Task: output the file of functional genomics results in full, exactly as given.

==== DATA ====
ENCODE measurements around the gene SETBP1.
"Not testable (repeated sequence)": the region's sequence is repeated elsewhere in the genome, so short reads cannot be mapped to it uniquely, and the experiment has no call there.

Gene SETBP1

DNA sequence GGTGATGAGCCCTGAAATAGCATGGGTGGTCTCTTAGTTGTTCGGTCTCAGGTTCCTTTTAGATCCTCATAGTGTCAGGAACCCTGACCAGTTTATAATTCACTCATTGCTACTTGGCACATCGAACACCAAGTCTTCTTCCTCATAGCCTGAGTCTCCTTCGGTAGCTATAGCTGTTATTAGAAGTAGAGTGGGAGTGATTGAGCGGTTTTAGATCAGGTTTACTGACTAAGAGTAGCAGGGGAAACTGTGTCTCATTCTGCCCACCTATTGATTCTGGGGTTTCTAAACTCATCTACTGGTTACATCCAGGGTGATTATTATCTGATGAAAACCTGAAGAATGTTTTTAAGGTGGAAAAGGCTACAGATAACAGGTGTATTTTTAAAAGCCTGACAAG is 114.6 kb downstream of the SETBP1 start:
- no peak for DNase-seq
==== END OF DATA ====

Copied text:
ENCODE measurements around the gene SETBP1.
"Not testable (repeated sequence)": the region's sequence is repeated elsewhere in the genome, so short reads cannot be mapped to it uniquely, and the experiment has no call there.

Gene SETBP1

DNA sequence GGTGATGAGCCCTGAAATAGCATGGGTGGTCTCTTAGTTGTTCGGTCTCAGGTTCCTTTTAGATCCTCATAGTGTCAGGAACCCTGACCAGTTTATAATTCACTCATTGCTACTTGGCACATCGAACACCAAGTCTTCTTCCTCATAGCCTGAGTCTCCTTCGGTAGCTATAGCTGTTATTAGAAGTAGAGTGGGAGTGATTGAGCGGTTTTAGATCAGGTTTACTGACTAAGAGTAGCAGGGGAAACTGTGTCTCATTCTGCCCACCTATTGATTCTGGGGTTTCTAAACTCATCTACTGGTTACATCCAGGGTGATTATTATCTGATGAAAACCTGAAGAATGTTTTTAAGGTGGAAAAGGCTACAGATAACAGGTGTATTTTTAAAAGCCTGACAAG is 114.6 kb downstream of the SETBP1 start:
- no peak for DNase-seq